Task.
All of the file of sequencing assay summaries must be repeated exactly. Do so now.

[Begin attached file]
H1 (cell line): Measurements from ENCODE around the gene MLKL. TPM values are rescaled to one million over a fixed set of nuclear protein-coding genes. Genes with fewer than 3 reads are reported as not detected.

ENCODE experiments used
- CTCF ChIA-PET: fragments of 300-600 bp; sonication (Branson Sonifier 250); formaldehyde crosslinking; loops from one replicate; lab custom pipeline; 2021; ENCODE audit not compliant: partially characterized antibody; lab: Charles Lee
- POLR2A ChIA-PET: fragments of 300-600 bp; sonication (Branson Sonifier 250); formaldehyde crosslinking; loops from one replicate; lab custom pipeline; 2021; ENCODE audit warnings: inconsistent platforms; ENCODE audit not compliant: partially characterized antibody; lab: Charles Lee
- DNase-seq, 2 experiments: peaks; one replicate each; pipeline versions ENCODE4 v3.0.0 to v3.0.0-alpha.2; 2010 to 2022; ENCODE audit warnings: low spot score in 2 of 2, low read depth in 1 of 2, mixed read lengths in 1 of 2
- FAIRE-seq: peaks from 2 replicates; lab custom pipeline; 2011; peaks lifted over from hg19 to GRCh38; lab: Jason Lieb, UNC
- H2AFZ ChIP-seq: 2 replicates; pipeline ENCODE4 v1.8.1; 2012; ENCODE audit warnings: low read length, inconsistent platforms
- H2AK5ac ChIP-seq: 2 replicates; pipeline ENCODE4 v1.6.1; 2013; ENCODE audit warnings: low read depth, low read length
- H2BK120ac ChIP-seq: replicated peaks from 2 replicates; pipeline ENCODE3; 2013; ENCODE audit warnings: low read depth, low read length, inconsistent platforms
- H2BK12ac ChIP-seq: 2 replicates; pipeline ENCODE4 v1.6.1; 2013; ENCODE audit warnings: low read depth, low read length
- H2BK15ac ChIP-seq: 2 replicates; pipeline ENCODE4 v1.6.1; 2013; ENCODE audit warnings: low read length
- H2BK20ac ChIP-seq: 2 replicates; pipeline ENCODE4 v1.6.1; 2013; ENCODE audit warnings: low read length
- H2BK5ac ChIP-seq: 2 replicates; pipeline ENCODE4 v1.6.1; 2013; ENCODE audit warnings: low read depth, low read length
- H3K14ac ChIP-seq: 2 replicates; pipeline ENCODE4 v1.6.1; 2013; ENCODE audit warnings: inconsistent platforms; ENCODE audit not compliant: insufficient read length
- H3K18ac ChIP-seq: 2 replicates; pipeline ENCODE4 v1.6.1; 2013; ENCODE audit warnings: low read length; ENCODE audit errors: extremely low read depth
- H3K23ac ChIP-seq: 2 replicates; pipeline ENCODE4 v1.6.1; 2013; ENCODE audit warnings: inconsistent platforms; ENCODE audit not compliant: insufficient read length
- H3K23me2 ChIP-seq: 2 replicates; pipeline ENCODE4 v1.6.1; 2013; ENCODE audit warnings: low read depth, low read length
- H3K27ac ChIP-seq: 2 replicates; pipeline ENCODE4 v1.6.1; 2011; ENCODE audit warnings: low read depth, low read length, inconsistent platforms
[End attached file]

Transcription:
H1 (cell line): Measurements from ENCODE around the gene MLKL. TPM values are rescaled to one million over a fixed set of nuclear protein-coding genes. Genes with fewer than 3 reads are reported as not detected.

ENCODE experiments used
- CTCF ChIA-PET: fragments of 300-600 bp; sonication (Branson Sonifier 250); formaldehyde crosslinking; loops from one replicate; lab custom pipeline; 2021; ENCODE audit not compliant: partially characterized antibody; lab: Charles Lee
- POLR2A ChIA-PET: fragments of 300-600 bp; sonication (Branson Sonifier 250); formaldehyde crosslinking; loops from one replicate; lab custom pipeline; 2021; ENCODE audit warnings: inconsistent platforms; ENCODE audit not compliant: partially characterized antibody; lab: Charles Lee
- DNase-seq, 2 experiments: peaks; one replicate each; pipeline versions ENCODE4 v3.0.0 to v3.0.0-alpha.2; 2010 to 2022; ENCODE audit warnings: low spot score in 2 of 2, low read depth in 1 of 2, mixed read lengths in 1 of 2
- FAIRE-seq: peaks from 2 replicates; lab custom pipeline; 2011; peaks lifted over from hg19 to GRCh38; lab: Jason Lieb, UNC
- H2AFZ ChIP-seq: 2 replicates; pipeline ENCODE4 v1.8.1; 2012; ENCODE audit warnings: low read length, inconsistent platforms
- H2AK5ac ChIP-seq: 2 replicates; pipeline ENCODE4 v1.6.1; 2013; ENCODE audit warnings: low read depth, low read length
- H2BK120ac ChIP-seq: replicated peaks from 2 replicates; pipeline ENCODE3; 2013; ENCODE audit warnings: low read depth, low read length, inconsistent platforms
- H2BK12ac ChIP-seq: 2 replicates; pipeline ENCODE4 v1.6.1; 2013; ENCODE audit warnings: low read depth, low read length
- H2BK15ac ChIP-seq: 2 replicates; pipeline ENCODE4 v1.6.1; 2013; ENCODE audit warnings: low read length
- H2BK20ac ChIP-seq: 2 replicates; pipeline ENCODE4 v1.6.1; 2013; ENCODE audit warnings: low read length
- H2BK5ac ChIP-seq: 2 replicates; pipeline ENCODE4 v1.6.1; 2013; ENCODE audit warnings: low read depth, low read length
- H3K14ac ChIP-seq: 2 replicates; pipeline ENCODE4 v1.6.1; 2013; ENCODE audit warnings: inconsistent platforms; ENCODE audit not compliant: insufficient read length
- H3K18ac ChIP-seq: 2 replicates; pipeline ENCODE4 v1.6.1; 2013; ENCODE audit warnings: low read length; ENCODE audit errors: extremely low read depth
- H3K23ac ChIP-seq: 2 replicates; pipeline ENCODE4 v1.6.1; 2013; ENCODE audit warnings: inconsistent platforms; ENCODE audit not compliant: insufficient read length
- H3K23me2 ChIP-seq: 2 replicates; pipeline ENCODE4 v1.6.1; 2013; ENCODE audit warnings: low read depth, low read length
- H3K27ac ChIP-seq: 2 replicates; pipeline ENCODE4 v1.6.1; 2011; ENCODE audit warnings: low read depth, low read length, inconsistent platforms